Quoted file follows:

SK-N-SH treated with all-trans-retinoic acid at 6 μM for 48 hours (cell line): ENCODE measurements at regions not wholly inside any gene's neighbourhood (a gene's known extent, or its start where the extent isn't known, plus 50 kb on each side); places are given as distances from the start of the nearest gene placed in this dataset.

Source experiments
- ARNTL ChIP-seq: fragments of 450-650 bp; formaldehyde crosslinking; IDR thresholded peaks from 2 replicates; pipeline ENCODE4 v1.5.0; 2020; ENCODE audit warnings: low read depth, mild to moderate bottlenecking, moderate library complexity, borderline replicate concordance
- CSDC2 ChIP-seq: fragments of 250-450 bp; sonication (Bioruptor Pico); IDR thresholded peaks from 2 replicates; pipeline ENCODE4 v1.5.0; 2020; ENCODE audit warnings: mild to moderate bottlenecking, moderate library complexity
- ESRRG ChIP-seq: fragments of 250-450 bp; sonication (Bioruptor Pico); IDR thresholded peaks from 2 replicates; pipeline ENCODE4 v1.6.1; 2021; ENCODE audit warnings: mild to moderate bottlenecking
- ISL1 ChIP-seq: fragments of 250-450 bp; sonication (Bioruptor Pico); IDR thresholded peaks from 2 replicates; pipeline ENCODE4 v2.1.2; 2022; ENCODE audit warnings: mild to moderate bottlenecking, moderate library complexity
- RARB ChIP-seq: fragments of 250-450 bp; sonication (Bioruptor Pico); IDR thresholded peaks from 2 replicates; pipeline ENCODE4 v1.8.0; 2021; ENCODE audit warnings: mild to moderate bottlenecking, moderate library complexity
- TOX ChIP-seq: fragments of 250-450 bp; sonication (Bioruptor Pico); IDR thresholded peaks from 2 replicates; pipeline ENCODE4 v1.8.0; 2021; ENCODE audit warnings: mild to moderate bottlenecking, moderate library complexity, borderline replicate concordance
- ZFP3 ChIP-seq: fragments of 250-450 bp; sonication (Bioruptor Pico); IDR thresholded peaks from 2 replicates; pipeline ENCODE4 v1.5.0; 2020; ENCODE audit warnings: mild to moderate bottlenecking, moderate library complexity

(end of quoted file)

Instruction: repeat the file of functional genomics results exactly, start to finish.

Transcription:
SK-N-SH treated with all-trans-retinoic acid at 6 μM for 48 hours (cell line): ENCODE measurements at regions not wholly inside any gene's neighbourhood (a gene's known extent, or its start where the extent isn't known, plus 50 kb on each side); places are given as distances from the start of the nearest gene placed in this dataset.

Source experiments
- ARNTL ChIP-seq: fragments of 450-650 bp; formaldehyde crosslinking; IDR thresholded peaks from 2 replicates; pipeline ENCODE4 v1.5.0; 2020; ENCODE audit warnings: low read depth, mild to moderate bottlenecking, moderate library complexity, borderline replicate concordance
- CSDC2 ChIP-seq: fragments of 250-450 bp; sonication (Bioruptor Pico); IDR thresholded peaks from 2 replicates; pipeline ENCODE4 v1.5.0; 2020; ENCODE audit warnings: mild to moderate bottlenecking, moderate library complexity
- ESRRG ChIP-seq: fragments of 250-450 bp; sonication (Bioruptor Pico); IDR thresholded peaks from 2 replicates; pipeline ENCODE4 v1.6.1; 2021; ENCODE audit warnings: mild to moderate bottlenecking
- ISL1 ChIP-seq: fragments of 250-450 bp; sonication (Bioruptor Pico); IDR thresholded peaks from 2 replicates; pipeline ENCODE4 v2.1.2; 2022; ENCODE audit warnings: mild to moderate bottlenecking, moderate library complexity
- RARB ChIP-seq: fragments of 250-450 bp; sonication (Bioruptor Pico); IDR thresholded peaks from 2 replicates; pipeline ENCODE4 v1.8.0; 2021; ENCODE audit warnings: mild to moderate bottlenecking, moderate library complexity
- TOX ChIP-seq: fragments of 250-450 bp; sonication (Bioruptor Pico); IDR thresholded peaks from 2 replicates; pipeline ENCODE4 v1.8.0; 2021; ENCODE audit warnings: mild to moderate bottlenecking, moderate library complexity, borderline replicate concordance
- ZFP3 ChIP-seq: fragments of 250-450 bp; sonication (Bioruptor Pico); IDR thresholded peaks from 2 replicates; pipeline ENCODE4 v1.5.0; 2020; ENCODE audit warnings: mild to moderate bottlenecking, moderate library complexity